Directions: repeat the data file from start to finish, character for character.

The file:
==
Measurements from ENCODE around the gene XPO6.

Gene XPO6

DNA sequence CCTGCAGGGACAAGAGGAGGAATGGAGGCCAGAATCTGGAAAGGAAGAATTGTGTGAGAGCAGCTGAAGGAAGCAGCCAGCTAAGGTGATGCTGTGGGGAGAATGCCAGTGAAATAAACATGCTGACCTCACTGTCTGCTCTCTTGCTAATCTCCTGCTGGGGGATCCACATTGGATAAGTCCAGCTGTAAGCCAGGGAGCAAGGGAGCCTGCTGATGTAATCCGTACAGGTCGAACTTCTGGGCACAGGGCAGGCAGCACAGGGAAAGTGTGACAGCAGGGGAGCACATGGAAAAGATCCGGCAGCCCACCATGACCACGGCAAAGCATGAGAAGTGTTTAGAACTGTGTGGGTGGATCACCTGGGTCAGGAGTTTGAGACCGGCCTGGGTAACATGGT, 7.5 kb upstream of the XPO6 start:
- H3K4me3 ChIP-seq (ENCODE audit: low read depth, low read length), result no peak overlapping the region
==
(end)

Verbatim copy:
Measurements from ENCODE around the gene XPO6.

Gene XPO6

DNA sequence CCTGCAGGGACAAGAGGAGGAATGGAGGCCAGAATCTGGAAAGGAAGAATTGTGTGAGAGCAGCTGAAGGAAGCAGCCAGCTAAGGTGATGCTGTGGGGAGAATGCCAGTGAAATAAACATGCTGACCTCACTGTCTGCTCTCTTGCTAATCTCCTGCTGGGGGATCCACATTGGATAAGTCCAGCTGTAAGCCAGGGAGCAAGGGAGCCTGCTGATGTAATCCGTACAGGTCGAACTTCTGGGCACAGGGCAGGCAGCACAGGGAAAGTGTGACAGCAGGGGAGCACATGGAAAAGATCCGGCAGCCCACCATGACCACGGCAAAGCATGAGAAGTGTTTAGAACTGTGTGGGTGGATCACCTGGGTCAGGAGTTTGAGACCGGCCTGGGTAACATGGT, 7.5 kb upstream of the XPO6 start:
- H3K4me3 ChIP-seq (ENCODE audit: low read depth, low read length), result no peak overlapping the region